17. Kuprin, Alexander. The Garnet Bracelet and Other Stories. Trans. Stepan Apresyan. Moscow: Foreign Languages Publishing House, n.d.



  18. Mikhail Lermontov: A Hero of Our Time (1956)


  19. Lermontov, Mikhail.A Hero of Our Time. Trans. Martin Parker. Moscow: Foreign Languages Publishing House, 1956.



  20. Alexander Pushkin: The Tales of Ivan Belkin (1954)


  21. Pushkin, A. The Tales of Ivan Belkin. 1830. Trans. Ivy & Tatiana Litvinov. Illustrated by D. A. Shmarinov. Classics of Russian Literature. Moscow: Foreign Languages Publishing House, 1954.



  22. Alexander Pushkin: Dubrovsky (1955)


  23. Pushkin, A. S. Dubrovsky. 1833. Trans. Ivy & Tatiana Litvinov. Illustrated by V. Kolganov. Classics of Russian Literature. Moscow: Foreign Languages Publishing House, 1955.



  24. Mikhail Saltykov-Shchedrin: Judas Golovlyov (1950s)


  25. Saltykov-Shchedrin, Mikhail. Judas Golovlyov. 1880. Trans. Olga Shartse. Classics of Russian Literature. Moscow: Foreign Languages Publishing House, n.d.



  26. Lev Tolstoy: Childhood, Boyhood, Youth (1950s)


  27. Tolstoy, Lev. Childhood, Boyhood, Youth. 1852, 1854 & 1857. Ed. D. Bitsi. Classics of Russian Literature. Moscow: Foreign Languages Publishing House, n.d.



  28. Lev Tolstoy: Resurrection (1950s)


  29. Tolstoy, Lev. Resurrection: A Novel. 1899. Trans. Louise Maude. Ed. L. Kolesnikov. Illustrated by O. Pasternak. Classics of Russian Literature. Moscow: Foreign Languages Publishing House, n.d.



  30. Lev Tolstoy: Short Stories (1950s)


  31. Tolstoy, Lev. Short Stories. Trans. Margaret Wettlin. Illustrated by V. Basov. Classics of Russian Literature. Moscow: Foreign Languages Publishing House, n.d.



  32. Reminiscences of Lev Tolstoi by His Contemporaries (1950s)

  33. Wettlin, Margaret, trans. Reminiscences of Lev Tolstoi by His Contemporaries. Moscow: Foreign Languages Publishing House, n.d.



  34. Ivan Turgenev: A Hunter’s Sketches (1950s)


  35. Turgenev, Ivan. A Hunter’s Sketches. 1852. Ed. O. Gorchakov. Classics of Russian Literature. Moscow: Foreign Languages Publishing House, n.d.



  36. Ivan Turgenev: Three Short Novels (1946-64)


  37. Turgenev, Ivan. Three Short Novels: Asya / First Love / Spring Torrents. 1857, 1860 & 1871. Trans. Ivy & Tatiana Litvinov. Classics of Russian Literature. Moscow: Foreign Languages Publishing House, n.d.





And here's an alphabetically arranged list (by author and title) of some of the other volumes I don't yet own::



    Ivan Bunin: Shadowed Paths (1950s)


  1. Ivan Bunin
    • Shadowed Paths. Translated from the Russian by Olga Shartse, n.d.


  2. Anton Chekhov: Three Years (c.1950)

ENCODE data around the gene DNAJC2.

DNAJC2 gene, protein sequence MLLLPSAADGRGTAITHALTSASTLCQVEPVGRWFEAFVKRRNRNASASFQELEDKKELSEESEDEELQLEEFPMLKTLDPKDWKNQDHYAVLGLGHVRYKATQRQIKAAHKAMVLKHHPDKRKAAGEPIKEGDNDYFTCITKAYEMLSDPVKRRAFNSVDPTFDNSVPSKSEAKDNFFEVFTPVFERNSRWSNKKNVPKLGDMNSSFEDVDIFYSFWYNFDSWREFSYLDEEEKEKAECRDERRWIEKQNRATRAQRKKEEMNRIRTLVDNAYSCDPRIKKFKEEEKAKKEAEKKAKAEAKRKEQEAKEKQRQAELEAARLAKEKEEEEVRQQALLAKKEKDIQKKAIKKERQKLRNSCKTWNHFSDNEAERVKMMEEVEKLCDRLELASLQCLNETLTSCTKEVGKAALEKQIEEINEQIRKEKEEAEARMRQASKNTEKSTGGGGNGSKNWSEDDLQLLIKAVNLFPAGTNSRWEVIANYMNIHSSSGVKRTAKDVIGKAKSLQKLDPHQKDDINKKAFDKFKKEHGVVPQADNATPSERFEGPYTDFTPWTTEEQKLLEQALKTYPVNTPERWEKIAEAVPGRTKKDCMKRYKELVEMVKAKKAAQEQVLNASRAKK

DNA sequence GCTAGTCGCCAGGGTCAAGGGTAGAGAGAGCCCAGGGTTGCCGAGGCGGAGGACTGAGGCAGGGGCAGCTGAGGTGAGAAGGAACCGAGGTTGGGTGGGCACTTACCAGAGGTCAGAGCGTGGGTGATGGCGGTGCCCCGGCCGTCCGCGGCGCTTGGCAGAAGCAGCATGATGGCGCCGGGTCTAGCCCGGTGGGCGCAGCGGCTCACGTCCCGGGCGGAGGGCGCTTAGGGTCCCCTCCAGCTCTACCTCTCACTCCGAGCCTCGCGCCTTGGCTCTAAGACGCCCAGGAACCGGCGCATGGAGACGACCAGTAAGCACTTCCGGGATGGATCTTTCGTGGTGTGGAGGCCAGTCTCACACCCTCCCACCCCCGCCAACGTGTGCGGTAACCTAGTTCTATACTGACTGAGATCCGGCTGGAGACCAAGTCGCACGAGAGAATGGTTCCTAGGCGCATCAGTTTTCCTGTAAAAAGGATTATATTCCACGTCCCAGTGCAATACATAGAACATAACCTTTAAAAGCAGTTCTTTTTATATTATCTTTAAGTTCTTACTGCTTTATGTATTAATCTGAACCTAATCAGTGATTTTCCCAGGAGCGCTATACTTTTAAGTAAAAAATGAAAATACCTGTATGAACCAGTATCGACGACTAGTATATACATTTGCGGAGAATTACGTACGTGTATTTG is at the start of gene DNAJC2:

3. Anton Chekhov
    • Three Years. c. 1950. 140 pp.


  4. V. M. Garshin: The Scarlet Flower (1959)


  5. V. M. Garshin
    • The Scarlet Flower. 1959. 179 pp. Frontis of author. Illustrated with black & white drawings. Navy blue cloth cover ... with red & gold lettering on its spine and a red flower on its front board.


  6. Nikolai Gogol: Taras Bulba (c.1954)


  7. Nikolai Vasilevich Gogol
    • Taras Bulba. Translated from the Russian by O.A. Gorchakov. Designed by D. Bisti (illustrator). c. 1958. 143 pp.


  8. Nikolai Leskov
    • The Enchanted Wanderer and Other Stories. Translated By George H. Hanna. Frontispiece photo of the author. n.d. 346 pp.


  9. Alexander Pushkin: The Captain's Daughter (1954)


  10. Alexander Pushkin [Aleksandr Sergeevich Pushkin]
    • The Captain's Daughter. 1954. Beige paper over boards, gilt spine and cover titles.


  11. M. Saltykov-Schedrin
    • Tales from M. Saltykov-Shchedrin. Collection of short stories. Translated by Dorian Rottenberg and edited by John Gibbons. n.d.


  12. Lev Tolstoi: The Cossacks (1965)


  13. Lev Tolstoi [Leo Tolstoy]
    • The Cossacks: A Story of the Caucasus. Edited by R. Daglish. c. 1965.


    • Lev Tolstoi: Tales of Sevastopol (1950)


    • Tales of Sevastopol. Illustrated by Pyotr Pavlinov. Classics of Russian Literature No. 17. 1950. 154 printed pages of text with one tipped-in colour plate and full-page monochrome illustrations throughout. Hard back binding in publisher's original decorated duck egg blue cloth covers. Gilt title and author lettering to the spine and to the upper panel. Quarto size: 10 1/2'' x 8 1/4''.


  14. Ivan Turgenev: Fathers and Sons (1950s)


  15. I. S. Turgenev [Turgenev, Ivan] [Ivan Sergeevich Turgenev]
    • Fathers and Sons. Translated from the Russian by Bernard Isaacs. Illustrated by Konstantin Rudakov. 1951. 214 pp. 9 tipped in plates.


    • Ivan Turgenev: Mumu (1960)


    • MUMU. n.d. 78pp. "Never in the whole of literature has there been a more shattering protest against cruel tyranny."


    • Ivan Turgenev: On the Eve (1950s)


    • On the Eve. 1958. Small purple hardcover with black lettering and design on cover, 179 pp.


    • Rudin. Translated by O. Gorchakov. Illustrated by V. Sveshnikov. Designed by E. Fomina. 1954. 138 pp.